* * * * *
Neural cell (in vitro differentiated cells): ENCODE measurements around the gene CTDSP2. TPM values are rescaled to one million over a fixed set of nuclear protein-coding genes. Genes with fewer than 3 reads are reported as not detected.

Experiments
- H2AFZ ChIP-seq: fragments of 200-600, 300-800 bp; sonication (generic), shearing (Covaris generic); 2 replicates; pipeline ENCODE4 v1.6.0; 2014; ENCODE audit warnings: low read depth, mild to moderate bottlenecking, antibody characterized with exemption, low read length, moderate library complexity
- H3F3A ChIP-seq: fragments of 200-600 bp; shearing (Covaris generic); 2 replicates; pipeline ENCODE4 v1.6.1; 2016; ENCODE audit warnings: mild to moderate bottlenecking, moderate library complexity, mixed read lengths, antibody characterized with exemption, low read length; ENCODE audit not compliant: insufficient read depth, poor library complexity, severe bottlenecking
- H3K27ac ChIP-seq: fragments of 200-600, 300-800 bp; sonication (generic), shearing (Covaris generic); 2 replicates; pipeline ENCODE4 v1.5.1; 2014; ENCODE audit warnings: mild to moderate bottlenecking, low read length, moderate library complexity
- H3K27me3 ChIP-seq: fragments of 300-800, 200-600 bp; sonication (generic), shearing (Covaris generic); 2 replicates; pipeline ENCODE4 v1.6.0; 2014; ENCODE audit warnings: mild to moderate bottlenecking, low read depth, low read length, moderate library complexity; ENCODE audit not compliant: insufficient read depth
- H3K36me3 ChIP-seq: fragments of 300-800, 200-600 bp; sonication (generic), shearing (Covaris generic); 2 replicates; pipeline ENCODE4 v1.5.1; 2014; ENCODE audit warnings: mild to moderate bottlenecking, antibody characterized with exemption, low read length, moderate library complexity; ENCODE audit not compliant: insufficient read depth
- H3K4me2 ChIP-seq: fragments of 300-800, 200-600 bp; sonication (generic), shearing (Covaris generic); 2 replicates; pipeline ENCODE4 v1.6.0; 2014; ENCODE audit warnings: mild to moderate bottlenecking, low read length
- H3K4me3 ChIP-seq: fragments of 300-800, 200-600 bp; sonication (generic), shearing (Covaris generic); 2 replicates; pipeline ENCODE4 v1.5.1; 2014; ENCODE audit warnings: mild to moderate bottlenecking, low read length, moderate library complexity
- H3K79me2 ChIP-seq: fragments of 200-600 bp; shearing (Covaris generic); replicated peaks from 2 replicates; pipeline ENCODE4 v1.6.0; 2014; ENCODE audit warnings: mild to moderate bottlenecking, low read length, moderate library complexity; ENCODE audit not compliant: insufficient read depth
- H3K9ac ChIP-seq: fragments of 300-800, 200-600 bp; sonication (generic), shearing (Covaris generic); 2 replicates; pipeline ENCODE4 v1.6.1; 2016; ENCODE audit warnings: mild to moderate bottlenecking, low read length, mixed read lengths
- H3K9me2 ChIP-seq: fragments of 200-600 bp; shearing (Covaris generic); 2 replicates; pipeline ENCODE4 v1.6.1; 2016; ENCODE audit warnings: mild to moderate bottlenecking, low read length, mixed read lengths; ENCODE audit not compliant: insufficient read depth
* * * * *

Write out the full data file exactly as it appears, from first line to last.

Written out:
Neural cell (in vitro differentiated cells): ENCODE measurements around the gene CTDSP2. TPM values are rescaled to one million over a fixed set of nuclear protein-coding genes. Genes with fewer than 3 reads are reported as not detected.

Experiments
- H2AFZ ChIP-seq: fragments of 200-600, 300-800 bp; sonication (generic), shearing (Covaris generic); 2 replicates; pipeline ENCODE4 v1.6.0; 2014; ENCODE audit warnings: low read depth, mild to moderate bottlenecking, antibody characterized with exemption, low read length, moderate library complexity
- H3F3A ChIP-seq: fragments of 200-600 bp; shearing (Covaris generic); 2 replicates; pipeline ENCODE4 v1.6.1; 2016; ENCODE audit warnings: mild to moderate bottlenecking, moderate library complexity, mixed read lengths, antibody characterized with exemption, low read length; ENCODE audit not compliant: insufficient read depth, poor library complexity, severe bottlenecking
- H3K27ac ChIP-seq: fragments of 200-600, 300-800 bp; sonication (generic), shearing (Covaris generic); 2 replicates; pipeline ENCODE4 v1.5.1; 2014; ENCODE audit warnings: mild to moderate bottlenecking, low read length, moderate library complexity
- H3K27me3 ChIP-seq: fragments of 300-800, 200-600 bp; sonication (generic), shearing (Covaris generic); 2 replicates; pipeline ENCODE4 v1.6.0; 2014; ENCODE audit warnings: mild to moderate bottlenecking, low read depth, low read length, moderate library complexity; ENCODE audit not compliant: insufficient read depth
- H3K36me3 ChIP-seq: fragments of 300-800, 200-600 bp; sonication (generic), shearing (Covaris generic); 2 replicates; pipeline ENCODE4 v1.5.1; 2014; ENCODE audit warnings: mild to moderate bottlenecking, antibody characterized with exemption, low read length, moderate library complexity; ENCODE audit not compliant: insufficient read depth
- H3K4me2 ChIP-seq: fragments of 300-800, 200-600 bp; sonication (generic), shearing (Covaris generic); 2 replicates; pipeline ENCODE4 v1.6.0; 2014; ENCODE audit warnings: mild to moderate bottlenecking, low read length
- H3K4me3 ChIP-seq: fragments of 300-800, 200-600 bp; sonication (generic), shearing (Covaris generic); 2 replicates; pipeline ENCODE4 v1.5.1; 2014; ENCODE audit warnings: mild to moderate bottlenecking, low read length, moderate library complexity
- H3K79me2 ChIP-seq: fragments of 200-600 bp; shearing (Covaris generic); replicated peaks from 2 replicates; pipeline ENCODE4 v1.6.0; 2014; ENCODE audit warnings: mild to moderate bottlenecking, low read length, moderate library complexity; ENCODE audit not compliant: insufficient read depth
- H3K9ac ChIP-seq: fragments of 300-800, 200-600 bp; sonication (generic), shearing (Covaris generic); 2 replicates; pipeline ENCODE4 v1.6.1; 2016; ENCODE audit warnings: mild to moderate bottlenecking, low read length, mixed read lengths
- H3K9me2 ChIP-seq: fragments of 200-600 bp; shearing (Covaris generic); 2 replicates; pipeline ENCODE4 v1.6.1; 2016; ENCODE audit warnings: mild to moderate bottlenecking, low read length, mixed read lengths; ENCODE audit not compliant: insufficient read depth